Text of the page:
Eighth Bishop of Quebec, Canada ; born Quebec, 24 April, 1710; died 7 June, 1788. After completing his studies at the Quebec Seminary, he was ordained priest in 1734 and appointed pastor of Saint-Pierre-d'Orléans. After thirty-five years of humble ministry, he was called to the episcopate and consecrated coadjutor of Quebec, 12 July, 1772, the first native of Canada to attain to the dignity of bishop. On the resignation of Bishop Briand , he succeeded to the See of Quebec 29 Nov., 1784. In his first pastoral letter he alludes to the appointment of a coadjutor, a precaution justified by age, infirmity, and the necessity of securing a successor. Bishop Jean-François Hubert was nominated coadjutor that same year, but the approval of the British Government was withheld till 1786. Bishop d'Esglis tried unsuccessfully to supply the dearth of clergy by obtaining priests from France. The British Government favoured preferably the emigration of priests for the settlements in Upper Canada and the Maritime Provinces. Pending the arrival of a missionary for the Acadians, a layman was authorized to baptize and witness marriage contracts. Bishop d'Esglis issued (1787) a pastoral letter to all the faithful of the lower provinces, exhorting them to union and steadfastness in the Faith. He died in the fifty-fifth year of his priesthood and was buried at Saint-Pierre.
The Catholic Encyclopedia is the most comprehensive resource on Catholic teaching, history, and information ever gathered in all of human history. This easy-to-search online version was originally printed between 1907 and 1912 in fifteen hard copy volumes.
Designed to present its readers with the full body of Catholic teaching, the Encyclopedia contains not only precise statements of what the Church has defined, but also an impartial record of different views of acknowledged authority on all disputed questions, national, political or factional. In the determination of the truth the most recent and acknowledged scientific methods are employed, and the results of the latest research in theology, philosophy, history, apologetics, archaeology, and other sciences are given careful consideration.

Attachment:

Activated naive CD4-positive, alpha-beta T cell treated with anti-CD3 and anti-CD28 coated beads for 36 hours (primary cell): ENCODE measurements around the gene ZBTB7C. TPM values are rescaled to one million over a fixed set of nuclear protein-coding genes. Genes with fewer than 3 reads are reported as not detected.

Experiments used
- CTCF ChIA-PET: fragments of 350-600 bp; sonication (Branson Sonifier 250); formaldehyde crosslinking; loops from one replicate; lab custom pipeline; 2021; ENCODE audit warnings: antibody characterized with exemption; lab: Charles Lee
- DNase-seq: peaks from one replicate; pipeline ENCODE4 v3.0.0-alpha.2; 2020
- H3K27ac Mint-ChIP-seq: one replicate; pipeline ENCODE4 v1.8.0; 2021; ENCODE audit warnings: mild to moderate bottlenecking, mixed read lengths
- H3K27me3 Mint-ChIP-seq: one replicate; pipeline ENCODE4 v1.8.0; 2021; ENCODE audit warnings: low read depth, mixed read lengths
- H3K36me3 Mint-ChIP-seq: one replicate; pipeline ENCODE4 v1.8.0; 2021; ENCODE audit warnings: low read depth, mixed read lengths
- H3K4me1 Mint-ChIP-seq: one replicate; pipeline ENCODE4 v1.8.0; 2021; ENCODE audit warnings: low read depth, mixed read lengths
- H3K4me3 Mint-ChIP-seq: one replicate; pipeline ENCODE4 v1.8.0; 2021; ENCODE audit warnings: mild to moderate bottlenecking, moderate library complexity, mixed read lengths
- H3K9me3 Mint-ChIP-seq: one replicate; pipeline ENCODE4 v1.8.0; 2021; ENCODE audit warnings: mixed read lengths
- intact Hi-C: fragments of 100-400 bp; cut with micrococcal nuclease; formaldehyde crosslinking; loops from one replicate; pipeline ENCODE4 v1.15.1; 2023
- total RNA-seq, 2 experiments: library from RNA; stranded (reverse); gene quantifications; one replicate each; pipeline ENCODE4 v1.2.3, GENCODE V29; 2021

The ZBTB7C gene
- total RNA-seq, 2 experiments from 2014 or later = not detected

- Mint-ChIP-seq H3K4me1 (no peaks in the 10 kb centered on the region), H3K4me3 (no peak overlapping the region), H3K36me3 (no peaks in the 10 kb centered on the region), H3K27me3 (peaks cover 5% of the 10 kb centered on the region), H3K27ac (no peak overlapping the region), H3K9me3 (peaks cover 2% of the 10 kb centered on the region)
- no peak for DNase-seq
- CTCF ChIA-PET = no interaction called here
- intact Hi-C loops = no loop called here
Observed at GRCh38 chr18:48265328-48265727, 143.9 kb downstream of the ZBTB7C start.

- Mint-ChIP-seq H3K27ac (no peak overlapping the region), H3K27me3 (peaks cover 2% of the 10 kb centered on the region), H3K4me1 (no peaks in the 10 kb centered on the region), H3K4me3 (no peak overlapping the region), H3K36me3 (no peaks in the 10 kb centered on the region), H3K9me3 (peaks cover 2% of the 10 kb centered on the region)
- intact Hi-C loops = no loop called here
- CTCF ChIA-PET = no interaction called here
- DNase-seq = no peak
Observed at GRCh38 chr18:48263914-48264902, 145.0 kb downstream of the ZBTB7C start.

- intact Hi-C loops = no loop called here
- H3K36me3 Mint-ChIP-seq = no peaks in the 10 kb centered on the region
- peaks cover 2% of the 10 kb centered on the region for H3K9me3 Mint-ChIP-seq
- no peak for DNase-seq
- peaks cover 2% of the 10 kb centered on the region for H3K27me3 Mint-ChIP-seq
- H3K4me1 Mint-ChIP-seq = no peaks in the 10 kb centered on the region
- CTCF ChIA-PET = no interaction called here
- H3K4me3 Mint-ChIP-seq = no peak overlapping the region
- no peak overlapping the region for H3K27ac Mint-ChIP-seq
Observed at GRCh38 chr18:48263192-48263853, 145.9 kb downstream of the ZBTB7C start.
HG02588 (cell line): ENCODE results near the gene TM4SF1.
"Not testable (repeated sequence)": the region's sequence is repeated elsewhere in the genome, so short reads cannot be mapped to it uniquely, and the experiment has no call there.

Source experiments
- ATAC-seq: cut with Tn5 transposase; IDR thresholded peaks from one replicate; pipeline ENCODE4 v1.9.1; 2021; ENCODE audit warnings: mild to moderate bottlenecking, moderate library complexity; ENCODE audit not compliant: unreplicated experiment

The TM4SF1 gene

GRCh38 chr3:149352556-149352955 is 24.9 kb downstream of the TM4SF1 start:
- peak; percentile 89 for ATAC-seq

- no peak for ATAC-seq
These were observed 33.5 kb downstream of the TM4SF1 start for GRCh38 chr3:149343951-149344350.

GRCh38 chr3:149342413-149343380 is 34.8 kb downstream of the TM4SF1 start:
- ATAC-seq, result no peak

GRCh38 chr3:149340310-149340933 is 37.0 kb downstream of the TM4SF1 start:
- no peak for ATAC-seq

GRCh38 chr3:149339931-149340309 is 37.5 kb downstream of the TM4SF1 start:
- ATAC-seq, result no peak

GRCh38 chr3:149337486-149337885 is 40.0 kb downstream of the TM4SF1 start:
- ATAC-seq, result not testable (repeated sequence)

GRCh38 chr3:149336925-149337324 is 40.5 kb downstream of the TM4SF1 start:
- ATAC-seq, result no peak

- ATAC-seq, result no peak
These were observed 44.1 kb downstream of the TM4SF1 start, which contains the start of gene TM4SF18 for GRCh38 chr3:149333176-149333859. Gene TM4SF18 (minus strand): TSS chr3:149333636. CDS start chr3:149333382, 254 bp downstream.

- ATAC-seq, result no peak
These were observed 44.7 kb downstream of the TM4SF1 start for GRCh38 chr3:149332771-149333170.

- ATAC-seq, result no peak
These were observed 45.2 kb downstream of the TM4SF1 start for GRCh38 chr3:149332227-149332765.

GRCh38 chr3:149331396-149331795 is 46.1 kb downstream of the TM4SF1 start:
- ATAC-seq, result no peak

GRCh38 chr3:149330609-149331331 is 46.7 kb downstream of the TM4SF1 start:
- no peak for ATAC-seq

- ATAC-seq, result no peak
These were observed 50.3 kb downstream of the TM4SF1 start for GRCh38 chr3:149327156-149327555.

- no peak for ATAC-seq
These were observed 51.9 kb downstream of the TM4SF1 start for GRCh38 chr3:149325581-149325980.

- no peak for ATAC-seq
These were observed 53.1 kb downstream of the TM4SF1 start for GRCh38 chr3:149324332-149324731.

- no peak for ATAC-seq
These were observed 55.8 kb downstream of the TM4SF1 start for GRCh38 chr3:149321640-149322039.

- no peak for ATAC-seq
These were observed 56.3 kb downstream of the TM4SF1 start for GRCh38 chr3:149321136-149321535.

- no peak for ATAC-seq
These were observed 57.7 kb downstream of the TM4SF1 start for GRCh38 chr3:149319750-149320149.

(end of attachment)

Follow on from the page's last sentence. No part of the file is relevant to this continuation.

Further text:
No one who is interested in human history, past and present, can ignore the Catholic Church, either as an institution which has been the central figure in the civilized world for nearly two thousand years, decisively affecting its destinies, religious, literary, scientific, social and political, or as an existing power whose influence and activity extend to every part of the globe. In the past century the Church has grown both extensively and intensively among English-speaking peoples. Their living interests demand that they should have the means of informing themselves about this vast institution, which, whether they are Catholics or not, affects their fortunes and their destiny.
Copyright © Catholic Encyclopedia. Robert Appleton Company New York, NY. Volume 1: 1907; Volume 2: 1907; Volume 3: 1908; Volume 4: 1908; Volume 5: 1909; Volume 6: 1909; Volume 7: 1910; Volume 8: 1910; Volume 9: 1910; Volume 10: 1911; Volume 11: - 1911; Volume 12: - 1911; Volume 13: - 1912; Volume 14: 1912; Volume 15: 1912
Catholic Online Catholic Encyclopedia Digital version Compiled and Copyright © Catholic Online